As a graduate nurse I was determined to be the very best nurse any patient could ever have.  My heart was right, I was taking ownership, and I thought I was prepared so I jumped in with all I had to shine my patient up.  My patient was an elderly woman who had a stroke.  She lost her ability to speak coherently and had left sided weakness.  Hygiene is an area I needed to pay close attention to and chose oral hygiene to begin the task.  With great tack and care I dawned gloves and put my fingers into her mouth to remove her dentures.  It was at this point while I was tugging unsuccessfully that our eyes met and we both understood she did not have dentures.  What could have been the worst moment of my career turned out, thankfully, to be a great moment of hilarity for both of us.  But it taught me a lesson I have had to relearn many times since.  Know my audience.  Don’t leave anything to guess or assumption.  Ask.  Clarify. 

Individual preference is arrived at for lots of reasons and does not indicate rejection or censure.   After many years of nursing I encountered a Muslim male patient who told me he must not be touched by a woman.  I could not take his vital signs or complete a physical assessment without putting gloves on.  It was not my place to pass judgment or let his behavior wound my pride.  Either response would be a barrier to providing excellent care which is what he needed.  I applied this lesson recently when I went to transport a patient from his room to the GI procedure suite.  My patient was an elderly Middle Eastern gentleman who did not speak English.  His two sons were present who could translate his needs.  Before taking this man he asked his sons to get him his shawl which he took and wrapped his head in a typically Muslim fashion.  I asked his son, who attended him, if his father was Muslim and would he, like the Muslim gentleman I previously cared for, be offended if I assisted him without wearing gloves.  The son assured me that my previous encounter was not typical and they did not share that belief.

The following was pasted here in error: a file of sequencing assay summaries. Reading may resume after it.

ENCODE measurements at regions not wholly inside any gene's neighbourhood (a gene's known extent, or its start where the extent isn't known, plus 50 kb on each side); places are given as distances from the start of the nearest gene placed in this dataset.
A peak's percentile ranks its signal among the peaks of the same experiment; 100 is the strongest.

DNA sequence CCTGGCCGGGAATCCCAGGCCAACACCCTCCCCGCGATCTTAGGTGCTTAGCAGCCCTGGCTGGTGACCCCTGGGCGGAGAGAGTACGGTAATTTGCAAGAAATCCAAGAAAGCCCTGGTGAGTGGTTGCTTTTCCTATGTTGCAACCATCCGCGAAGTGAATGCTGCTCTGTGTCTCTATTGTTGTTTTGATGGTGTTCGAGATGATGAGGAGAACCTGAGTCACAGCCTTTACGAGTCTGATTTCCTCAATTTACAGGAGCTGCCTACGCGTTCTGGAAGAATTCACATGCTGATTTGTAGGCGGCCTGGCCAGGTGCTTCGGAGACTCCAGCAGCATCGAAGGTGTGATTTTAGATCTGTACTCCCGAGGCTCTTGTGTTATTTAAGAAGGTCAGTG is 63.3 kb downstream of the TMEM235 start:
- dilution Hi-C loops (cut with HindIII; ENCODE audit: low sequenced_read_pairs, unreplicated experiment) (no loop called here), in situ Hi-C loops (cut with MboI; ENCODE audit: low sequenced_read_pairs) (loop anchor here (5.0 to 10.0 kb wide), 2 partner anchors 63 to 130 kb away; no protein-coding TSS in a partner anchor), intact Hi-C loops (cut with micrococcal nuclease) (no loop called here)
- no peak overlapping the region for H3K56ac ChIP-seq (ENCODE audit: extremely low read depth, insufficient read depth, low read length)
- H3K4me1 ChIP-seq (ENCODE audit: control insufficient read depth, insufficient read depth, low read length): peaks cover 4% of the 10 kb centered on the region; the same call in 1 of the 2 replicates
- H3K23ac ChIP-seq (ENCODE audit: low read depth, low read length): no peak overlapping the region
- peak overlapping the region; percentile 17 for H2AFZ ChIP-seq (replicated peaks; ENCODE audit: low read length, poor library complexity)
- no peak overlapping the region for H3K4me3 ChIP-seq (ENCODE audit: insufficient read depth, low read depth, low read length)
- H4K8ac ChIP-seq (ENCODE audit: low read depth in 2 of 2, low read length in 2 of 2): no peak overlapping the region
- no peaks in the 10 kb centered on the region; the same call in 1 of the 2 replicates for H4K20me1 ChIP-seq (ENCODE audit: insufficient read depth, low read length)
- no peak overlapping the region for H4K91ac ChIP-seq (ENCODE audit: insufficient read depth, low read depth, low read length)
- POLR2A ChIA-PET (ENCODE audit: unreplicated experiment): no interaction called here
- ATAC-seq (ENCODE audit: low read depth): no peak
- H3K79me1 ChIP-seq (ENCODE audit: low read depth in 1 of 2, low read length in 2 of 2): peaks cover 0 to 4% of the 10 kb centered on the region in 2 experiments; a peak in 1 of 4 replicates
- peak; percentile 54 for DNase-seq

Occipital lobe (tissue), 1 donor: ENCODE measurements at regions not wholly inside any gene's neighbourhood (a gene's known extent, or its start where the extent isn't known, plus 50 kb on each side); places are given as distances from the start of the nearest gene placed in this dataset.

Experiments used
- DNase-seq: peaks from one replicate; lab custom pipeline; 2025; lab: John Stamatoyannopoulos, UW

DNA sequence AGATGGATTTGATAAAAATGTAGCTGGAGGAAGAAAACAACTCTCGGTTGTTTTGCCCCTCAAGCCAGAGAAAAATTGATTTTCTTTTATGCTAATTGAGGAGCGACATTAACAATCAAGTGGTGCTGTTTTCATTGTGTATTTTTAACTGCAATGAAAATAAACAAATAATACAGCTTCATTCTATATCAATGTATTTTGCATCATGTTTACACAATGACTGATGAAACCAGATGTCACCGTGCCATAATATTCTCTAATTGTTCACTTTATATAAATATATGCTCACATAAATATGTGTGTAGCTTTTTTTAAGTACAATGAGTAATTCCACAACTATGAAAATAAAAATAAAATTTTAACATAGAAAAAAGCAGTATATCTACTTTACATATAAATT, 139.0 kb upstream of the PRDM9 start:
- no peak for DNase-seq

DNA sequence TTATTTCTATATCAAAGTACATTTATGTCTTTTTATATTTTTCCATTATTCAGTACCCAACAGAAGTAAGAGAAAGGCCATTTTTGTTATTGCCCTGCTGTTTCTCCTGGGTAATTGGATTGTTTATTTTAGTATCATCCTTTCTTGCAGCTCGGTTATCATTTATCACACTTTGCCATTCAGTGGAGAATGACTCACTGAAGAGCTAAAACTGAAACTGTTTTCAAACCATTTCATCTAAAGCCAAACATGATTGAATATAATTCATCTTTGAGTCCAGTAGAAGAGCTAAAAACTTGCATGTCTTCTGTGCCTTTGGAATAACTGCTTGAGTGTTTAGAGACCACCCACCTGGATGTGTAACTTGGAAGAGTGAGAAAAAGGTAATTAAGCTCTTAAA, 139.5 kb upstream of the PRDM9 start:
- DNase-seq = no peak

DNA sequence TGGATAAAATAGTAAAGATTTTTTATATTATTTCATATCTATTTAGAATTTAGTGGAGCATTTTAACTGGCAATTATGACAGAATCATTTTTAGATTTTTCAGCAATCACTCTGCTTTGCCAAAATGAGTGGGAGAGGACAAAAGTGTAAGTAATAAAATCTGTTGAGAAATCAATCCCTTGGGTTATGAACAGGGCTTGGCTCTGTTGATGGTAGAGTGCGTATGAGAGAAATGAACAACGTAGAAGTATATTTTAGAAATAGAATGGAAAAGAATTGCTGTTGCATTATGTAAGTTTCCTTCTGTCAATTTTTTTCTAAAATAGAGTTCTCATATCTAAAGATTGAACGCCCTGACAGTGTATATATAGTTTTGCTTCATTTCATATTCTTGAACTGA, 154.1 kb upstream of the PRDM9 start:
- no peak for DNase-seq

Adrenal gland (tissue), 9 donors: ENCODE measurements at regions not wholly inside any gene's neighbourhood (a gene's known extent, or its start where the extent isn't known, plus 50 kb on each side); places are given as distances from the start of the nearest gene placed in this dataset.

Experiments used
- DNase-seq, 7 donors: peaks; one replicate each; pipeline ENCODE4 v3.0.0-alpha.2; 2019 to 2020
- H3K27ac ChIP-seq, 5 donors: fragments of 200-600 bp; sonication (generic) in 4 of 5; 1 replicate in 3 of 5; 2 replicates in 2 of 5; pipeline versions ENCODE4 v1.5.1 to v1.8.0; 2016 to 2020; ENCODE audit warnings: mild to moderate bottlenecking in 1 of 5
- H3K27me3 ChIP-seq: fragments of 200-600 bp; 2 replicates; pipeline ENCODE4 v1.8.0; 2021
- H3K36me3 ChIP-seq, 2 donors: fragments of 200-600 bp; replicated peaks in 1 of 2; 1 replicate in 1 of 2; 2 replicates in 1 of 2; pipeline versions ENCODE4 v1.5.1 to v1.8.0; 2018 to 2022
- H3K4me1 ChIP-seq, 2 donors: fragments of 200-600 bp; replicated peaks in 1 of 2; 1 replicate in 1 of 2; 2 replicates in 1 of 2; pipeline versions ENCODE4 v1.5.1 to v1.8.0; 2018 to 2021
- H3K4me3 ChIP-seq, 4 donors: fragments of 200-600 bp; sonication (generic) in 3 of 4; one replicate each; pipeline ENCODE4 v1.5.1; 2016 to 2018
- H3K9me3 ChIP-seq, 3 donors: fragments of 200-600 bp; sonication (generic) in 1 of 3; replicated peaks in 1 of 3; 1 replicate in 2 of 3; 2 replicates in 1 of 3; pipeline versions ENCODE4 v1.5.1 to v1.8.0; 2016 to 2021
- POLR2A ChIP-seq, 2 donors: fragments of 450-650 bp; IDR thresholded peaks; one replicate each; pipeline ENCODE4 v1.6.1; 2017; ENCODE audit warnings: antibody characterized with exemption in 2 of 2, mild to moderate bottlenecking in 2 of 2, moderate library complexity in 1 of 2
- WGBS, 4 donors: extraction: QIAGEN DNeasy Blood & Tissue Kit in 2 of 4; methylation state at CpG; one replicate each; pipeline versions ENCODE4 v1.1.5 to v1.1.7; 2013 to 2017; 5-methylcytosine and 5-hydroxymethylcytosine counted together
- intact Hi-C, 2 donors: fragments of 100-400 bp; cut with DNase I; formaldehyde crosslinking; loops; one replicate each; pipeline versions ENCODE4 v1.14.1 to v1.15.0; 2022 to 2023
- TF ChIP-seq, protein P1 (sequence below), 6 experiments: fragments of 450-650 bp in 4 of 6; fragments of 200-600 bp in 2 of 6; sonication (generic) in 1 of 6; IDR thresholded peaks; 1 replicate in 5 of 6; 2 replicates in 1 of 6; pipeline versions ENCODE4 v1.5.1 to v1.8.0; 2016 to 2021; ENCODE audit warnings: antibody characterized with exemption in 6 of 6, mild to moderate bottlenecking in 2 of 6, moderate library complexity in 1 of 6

Taking Ownership